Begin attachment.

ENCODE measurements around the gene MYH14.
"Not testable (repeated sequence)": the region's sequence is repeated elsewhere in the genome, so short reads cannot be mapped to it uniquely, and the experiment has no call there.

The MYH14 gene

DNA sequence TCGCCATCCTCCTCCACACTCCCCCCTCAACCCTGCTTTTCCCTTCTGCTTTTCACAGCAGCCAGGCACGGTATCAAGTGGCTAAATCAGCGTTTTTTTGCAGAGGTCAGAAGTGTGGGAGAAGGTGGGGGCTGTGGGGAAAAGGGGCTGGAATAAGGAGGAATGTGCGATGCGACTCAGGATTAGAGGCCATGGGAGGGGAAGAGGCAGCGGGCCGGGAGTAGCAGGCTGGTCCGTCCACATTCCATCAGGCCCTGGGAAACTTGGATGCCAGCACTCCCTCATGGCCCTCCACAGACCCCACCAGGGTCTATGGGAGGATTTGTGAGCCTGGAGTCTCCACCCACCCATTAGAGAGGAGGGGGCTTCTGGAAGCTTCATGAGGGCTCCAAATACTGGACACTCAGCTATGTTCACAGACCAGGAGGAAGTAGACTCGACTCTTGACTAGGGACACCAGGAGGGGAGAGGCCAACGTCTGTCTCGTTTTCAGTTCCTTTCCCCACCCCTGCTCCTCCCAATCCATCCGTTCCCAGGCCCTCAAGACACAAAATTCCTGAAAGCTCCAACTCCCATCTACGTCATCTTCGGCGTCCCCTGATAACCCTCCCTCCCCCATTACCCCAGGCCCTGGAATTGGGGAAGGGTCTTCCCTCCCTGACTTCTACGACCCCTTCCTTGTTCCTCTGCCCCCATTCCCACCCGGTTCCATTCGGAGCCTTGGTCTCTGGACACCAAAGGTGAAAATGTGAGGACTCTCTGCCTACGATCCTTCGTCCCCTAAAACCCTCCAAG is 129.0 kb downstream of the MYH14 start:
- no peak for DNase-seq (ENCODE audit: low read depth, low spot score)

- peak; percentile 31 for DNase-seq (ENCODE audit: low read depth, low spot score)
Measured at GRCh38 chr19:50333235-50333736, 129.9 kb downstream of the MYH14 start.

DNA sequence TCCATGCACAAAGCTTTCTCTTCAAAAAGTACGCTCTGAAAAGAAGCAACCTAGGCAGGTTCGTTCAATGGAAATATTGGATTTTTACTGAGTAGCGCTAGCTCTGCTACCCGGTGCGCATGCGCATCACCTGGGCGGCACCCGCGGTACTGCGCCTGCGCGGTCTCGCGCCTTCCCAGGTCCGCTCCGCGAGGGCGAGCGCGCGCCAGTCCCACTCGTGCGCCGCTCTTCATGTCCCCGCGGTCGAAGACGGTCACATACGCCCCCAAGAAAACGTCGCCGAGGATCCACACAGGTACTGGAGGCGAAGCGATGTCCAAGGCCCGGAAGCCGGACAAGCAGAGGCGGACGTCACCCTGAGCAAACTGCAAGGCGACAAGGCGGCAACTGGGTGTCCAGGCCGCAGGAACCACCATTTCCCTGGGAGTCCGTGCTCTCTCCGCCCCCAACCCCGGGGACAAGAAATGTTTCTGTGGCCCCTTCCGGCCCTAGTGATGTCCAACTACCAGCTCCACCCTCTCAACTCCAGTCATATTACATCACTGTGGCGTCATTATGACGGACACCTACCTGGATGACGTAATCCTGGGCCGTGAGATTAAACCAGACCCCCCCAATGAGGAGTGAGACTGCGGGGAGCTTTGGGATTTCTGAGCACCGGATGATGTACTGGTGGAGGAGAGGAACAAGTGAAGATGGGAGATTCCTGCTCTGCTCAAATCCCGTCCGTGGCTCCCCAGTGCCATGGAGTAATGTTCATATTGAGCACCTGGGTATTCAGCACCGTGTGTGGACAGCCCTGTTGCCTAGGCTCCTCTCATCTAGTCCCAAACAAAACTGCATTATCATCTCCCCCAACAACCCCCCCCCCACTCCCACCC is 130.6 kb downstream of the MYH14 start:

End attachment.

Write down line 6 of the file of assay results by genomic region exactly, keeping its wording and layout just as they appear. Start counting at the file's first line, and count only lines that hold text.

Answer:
- peak; percentile 31 for DNase-seq (ENCODE audit: low read depth, low spot score)